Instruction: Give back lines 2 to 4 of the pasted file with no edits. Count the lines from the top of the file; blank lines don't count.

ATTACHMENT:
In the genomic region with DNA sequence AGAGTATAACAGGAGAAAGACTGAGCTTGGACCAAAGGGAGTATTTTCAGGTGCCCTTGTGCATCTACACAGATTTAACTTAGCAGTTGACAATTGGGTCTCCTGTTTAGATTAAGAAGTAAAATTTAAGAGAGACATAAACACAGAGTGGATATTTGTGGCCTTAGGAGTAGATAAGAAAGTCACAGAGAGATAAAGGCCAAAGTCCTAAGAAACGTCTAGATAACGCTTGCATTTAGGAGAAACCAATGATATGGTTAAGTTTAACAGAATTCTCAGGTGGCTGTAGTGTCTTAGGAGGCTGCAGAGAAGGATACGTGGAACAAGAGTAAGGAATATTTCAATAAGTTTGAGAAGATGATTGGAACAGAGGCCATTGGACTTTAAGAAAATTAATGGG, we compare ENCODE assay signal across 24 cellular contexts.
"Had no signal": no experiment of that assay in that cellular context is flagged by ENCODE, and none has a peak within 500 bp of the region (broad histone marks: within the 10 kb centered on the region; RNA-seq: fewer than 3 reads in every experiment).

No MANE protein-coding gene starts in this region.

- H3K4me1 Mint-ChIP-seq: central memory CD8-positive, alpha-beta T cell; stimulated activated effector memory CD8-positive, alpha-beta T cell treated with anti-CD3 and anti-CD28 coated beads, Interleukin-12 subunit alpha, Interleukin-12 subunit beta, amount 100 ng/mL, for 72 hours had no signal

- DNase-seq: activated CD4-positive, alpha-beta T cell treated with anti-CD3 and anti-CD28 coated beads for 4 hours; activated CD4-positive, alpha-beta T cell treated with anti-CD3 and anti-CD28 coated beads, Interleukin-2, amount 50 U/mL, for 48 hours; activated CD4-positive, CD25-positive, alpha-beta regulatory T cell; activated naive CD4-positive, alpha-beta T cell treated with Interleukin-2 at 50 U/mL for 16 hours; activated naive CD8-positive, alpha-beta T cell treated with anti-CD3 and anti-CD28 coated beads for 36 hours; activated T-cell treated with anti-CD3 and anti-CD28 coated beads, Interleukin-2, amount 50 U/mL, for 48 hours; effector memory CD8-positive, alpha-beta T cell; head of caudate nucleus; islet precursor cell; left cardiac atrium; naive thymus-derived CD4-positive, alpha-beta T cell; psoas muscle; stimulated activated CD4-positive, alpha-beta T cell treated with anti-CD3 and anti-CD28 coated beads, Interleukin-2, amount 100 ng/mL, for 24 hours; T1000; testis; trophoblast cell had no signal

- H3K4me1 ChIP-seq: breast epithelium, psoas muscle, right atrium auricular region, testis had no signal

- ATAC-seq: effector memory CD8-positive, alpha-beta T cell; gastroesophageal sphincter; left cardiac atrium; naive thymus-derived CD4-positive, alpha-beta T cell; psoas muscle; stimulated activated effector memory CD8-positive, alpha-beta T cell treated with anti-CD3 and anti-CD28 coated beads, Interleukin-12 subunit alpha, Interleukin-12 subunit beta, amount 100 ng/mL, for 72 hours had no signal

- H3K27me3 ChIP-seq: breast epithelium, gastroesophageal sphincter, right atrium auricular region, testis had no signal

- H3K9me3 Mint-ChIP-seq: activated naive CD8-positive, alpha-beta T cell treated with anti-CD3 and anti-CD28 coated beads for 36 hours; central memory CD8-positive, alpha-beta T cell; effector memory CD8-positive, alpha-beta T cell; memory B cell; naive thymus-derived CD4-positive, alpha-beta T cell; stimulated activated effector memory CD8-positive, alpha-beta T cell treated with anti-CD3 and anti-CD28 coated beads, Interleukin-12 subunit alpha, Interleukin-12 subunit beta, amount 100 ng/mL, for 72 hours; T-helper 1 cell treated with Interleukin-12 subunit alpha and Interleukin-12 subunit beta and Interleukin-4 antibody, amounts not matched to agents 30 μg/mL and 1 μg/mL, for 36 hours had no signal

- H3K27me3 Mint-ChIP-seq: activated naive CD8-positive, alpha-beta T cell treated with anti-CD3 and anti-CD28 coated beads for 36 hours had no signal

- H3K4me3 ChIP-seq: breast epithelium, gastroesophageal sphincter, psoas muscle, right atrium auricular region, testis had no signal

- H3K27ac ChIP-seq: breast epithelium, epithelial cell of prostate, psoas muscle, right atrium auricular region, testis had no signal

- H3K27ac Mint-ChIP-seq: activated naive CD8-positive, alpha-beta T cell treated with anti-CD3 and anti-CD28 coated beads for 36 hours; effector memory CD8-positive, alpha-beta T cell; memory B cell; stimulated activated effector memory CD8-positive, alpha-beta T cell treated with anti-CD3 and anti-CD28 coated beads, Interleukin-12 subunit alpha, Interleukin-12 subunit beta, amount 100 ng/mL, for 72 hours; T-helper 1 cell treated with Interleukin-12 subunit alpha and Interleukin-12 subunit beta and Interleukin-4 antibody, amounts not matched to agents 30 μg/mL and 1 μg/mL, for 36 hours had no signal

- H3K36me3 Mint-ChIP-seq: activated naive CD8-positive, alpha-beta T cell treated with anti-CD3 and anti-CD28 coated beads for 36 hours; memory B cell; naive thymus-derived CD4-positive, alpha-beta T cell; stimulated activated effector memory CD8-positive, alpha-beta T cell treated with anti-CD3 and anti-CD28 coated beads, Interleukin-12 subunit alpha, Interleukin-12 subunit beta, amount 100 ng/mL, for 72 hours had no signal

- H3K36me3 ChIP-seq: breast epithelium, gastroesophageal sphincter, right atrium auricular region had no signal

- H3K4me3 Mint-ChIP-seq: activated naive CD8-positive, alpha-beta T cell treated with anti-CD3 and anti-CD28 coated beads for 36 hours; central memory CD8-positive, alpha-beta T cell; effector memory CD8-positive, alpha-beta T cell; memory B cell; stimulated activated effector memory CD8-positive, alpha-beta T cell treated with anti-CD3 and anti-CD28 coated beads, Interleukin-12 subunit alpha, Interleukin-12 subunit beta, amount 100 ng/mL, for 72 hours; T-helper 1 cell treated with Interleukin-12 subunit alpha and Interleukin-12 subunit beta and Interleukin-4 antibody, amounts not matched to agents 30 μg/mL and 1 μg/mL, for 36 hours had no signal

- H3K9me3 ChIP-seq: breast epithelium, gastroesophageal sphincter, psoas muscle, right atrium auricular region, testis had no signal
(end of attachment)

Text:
"Had no signal": no experiment of that assay in that cellular context is flagged by ENCODE, and none has a peak within 500 bp of the region (broad histone marks: within the 10 kb centered on the region; RNA-seq: fewer than 3 reads in every experiment).

No MANE protein-coding gene starts in this region.

- H3K4me1 Mint-ChIP-seq: central memory CD8-positive, alpha-beta T cell; stimulated activated effector memory CD8-positive, alpha-beta T cell treated with anti-CD3 and anti-CD28 coated beads, Interleukin-12 subunit alpha, Interleukin-12 subunit beta, amount 100 ng/mL, for 72 hours had no signal